The EBRD finances projects in sectors including agribusiness, energy efficiency, financial institutions, manufacturing, municipal infrastructure, also known as public works (which includes transport, schools, water supply, waste disposal, and pollution control services), natural resources, power and energy, property, telecommunications, tourism, transport, information technology.[citation needed]


Since its founding in 1991, so far only the Czech Republic has graduated from borrower to shareholder within EBRD, in 2007.[22]

See also[edit]


  1. ^ "The European Bank for Reconstruction and Development". Overseas Development Institut briefing paper. Overseas Development Institute. n.d. Retrieved 28 June 2011.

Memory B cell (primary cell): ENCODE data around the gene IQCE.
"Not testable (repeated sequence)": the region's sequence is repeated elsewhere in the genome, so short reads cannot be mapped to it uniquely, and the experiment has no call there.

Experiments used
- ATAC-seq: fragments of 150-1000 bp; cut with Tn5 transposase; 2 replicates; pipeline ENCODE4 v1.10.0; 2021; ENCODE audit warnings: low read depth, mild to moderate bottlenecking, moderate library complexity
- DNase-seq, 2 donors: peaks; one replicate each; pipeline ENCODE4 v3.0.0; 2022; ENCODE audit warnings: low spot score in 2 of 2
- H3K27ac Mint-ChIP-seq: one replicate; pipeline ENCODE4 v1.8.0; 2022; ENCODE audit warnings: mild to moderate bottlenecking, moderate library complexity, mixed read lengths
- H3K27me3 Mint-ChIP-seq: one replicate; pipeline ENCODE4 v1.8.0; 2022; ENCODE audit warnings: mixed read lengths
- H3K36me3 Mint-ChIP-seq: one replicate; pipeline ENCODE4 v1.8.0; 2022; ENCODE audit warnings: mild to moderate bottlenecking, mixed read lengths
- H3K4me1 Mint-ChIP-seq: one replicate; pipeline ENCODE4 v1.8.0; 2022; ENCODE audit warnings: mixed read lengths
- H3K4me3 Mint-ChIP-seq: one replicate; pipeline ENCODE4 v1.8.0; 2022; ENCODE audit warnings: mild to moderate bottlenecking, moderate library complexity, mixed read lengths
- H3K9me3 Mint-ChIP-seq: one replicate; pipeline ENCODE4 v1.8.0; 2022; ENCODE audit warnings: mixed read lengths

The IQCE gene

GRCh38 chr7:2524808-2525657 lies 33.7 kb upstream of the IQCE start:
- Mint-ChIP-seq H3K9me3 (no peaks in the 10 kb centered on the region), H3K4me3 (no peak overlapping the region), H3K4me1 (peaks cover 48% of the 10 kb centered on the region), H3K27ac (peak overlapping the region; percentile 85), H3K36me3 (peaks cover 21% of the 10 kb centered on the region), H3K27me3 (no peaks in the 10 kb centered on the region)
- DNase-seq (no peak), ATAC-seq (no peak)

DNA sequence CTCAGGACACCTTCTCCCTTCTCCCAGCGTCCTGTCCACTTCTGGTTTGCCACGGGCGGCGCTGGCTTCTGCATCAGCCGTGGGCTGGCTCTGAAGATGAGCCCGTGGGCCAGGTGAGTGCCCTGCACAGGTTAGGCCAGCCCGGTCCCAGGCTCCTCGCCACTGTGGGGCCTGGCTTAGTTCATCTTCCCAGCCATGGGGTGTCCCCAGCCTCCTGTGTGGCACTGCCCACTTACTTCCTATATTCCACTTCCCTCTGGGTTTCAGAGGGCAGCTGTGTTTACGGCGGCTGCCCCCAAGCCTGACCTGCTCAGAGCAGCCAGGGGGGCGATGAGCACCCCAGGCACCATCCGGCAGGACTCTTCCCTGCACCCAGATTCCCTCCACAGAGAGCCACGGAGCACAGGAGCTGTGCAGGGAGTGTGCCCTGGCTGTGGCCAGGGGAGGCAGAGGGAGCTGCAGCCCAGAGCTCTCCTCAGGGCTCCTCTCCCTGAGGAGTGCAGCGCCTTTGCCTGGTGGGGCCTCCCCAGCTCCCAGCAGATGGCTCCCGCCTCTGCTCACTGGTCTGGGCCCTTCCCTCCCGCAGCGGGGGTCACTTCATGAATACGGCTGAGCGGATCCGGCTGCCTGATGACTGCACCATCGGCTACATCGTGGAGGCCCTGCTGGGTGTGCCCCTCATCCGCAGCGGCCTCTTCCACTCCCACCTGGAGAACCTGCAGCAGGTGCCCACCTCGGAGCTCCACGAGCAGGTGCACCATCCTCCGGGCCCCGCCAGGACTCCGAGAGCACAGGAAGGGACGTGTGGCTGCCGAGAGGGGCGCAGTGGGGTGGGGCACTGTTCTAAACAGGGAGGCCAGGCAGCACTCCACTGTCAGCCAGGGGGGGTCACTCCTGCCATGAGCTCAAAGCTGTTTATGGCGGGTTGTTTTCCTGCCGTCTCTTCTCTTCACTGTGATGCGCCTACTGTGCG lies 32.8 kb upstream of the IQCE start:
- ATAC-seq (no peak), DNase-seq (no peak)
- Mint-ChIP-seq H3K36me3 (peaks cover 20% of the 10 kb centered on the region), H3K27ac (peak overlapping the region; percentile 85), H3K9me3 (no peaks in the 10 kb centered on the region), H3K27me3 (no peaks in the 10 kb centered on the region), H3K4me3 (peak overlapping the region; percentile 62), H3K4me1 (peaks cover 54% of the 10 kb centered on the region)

2. ^ "About the EBRD". European Bank for Reconstruction and Development. Archived from the original on 2008-08-22. Retrieved 2009-01-07. 
  3. ^ Russell, Muir,; Joseph, Soba, (1 October 1995). "State-Owned Enterprise Restructuring : Better Performance Through the Corporate Structure and Competition". Retrieved 17 August 2017. 
  4. ^ "About the EBRD" (PDF). EBRD. 2014-08-01. Retrieved 2017-03-26. 
  5. ^ a b "The European Bank for Reconstruction and Development". Central and Eastern European (CEE) Bankwatch Network. 2011. 
  6. ^ Goldberg; et al. (1995). "The European Bank for Reconstruction and Development: An Environmental Progress Report". Center for International Environmental Law. 
  7. ^ Mikaela Gavas (January 2013). "Reviewing the evidence: how well does the European Development Fund perform?". Overseas Development Institute (ODI).